Biscuit Basin Trail

Location: Yellowstone National Park, Wyoming
Length: 0.5 miles
Difficulty Rating: Easy/Intermediate

Bison in Biscuit Basin area | Photo: Richard Ryer, Panoramio

Biscuit Basin Trail is so short, you'll probably consider it a warm-up. (Run the full Yellowstone Marathon course after if weather allows.) But the scenery makes it too good not to mention. The trail—made up partly of boardwalk—takes you through geyser basins; the boiling pools letting off steam are an incredible contrast to the snowy, winter landscape. Check out maps and essential beta here.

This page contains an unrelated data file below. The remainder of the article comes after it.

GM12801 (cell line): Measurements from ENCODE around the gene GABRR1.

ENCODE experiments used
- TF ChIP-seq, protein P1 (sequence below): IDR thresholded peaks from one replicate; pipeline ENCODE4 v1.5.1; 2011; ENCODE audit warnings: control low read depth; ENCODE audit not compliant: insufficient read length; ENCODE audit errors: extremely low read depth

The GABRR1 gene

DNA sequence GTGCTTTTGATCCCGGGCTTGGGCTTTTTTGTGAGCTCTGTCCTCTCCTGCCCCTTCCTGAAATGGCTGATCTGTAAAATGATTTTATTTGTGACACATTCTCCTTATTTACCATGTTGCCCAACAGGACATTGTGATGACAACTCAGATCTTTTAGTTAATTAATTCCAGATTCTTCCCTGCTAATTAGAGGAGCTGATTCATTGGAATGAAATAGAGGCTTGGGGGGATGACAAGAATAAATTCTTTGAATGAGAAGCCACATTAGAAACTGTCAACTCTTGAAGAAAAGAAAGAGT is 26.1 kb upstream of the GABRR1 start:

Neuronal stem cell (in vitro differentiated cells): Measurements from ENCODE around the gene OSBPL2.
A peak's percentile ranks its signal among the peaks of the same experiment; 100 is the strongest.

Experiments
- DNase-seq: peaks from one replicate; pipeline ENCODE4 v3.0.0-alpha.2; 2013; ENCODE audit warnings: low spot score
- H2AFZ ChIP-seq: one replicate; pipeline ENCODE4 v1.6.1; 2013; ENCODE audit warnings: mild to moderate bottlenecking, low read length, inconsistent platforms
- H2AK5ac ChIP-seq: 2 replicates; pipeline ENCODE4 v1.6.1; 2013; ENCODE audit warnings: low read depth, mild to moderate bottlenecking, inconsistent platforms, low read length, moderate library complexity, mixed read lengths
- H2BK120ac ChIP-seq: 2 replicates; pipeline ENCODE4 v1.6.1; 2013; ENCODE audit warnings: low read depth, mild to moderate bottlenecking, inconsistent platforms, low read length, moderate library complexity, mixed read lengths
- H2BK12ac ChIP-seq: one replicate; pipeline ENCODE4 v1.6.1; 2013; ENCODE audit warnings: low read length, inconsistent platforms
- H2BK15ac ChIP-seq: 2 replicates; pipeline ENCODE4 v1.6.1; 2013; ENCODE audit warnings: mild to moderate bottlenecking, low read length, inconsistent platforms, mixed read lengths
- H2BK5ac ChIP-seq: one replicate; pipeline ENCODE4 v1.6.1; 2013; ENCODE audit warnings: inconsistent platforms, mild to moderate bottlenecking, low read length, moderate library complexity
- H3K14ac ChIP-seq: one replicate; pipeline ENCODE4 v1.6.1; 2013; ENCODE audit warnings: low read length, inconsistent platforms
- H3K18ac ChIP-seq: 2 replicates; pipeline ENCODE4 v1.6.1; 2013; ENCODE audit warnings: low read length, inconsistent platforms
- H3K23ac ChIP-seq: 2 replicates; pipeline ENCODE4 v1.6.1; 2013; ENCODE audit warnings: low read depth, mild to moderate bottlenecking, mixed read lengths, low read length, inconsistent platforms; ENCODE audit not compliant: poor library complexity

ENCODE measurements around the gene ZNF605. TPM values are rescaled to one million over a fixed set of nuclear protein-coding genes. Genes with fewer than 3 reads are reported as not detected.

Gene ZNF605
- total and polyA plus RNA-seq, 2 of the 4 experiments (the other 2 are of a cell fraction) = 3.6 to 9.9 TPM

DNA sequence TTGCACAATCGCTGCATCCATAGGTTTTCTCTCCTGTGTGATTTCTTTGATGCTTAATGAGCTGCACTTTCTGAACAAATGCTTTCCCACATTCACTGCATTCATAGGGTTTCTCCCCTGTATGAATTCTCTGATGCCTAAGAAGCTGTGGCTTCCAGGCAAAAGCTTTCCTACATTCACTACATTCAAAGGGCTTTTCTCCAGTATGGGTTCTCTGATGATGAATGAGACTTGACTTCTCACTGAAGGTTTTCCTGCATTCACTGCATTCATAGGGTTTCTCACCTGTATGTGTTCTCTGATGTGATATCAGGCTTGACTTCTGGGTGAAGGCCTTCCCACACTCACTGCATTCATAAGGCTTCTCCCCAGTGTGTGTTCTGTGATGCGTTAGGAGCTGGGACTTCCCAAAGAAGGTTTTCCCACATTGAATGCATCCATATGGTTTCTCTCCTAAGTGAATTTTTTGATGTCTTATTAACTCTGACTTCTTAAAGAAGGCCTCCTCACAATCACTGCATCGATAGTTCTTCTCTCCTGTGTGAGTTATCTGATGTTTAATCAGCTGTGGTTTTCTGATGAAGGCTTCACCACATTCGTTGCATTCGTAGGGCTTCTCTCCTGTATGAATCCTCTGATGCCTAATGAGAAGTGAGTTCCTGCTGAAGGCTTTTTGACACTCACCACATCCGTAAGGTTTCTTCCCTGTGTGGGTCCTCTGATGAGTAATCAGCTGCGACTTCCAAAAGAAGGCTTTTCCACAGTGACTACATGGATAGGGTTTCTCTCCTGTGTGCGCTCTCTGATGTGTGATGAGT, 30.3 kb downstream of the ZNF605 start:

Marble Falls

Location: Sequoia National Park, California
Length: 5.9 miles
Difficulty Rating: Difficult

Welcome to some of the most rugged terrain in Sequoia National Park. Marble Falls is best in late winter when the rivers are full and lively; you might even catch wildflowers peeking up if you run this in the early spring. The seven-mile trail weaves through striking forest and passes Marble Falls. It’s straightforward in nature, with some slippery rocks near the falls, a steady climb, and a 26-percent incline at its max grade. Check out maps and essential beta here.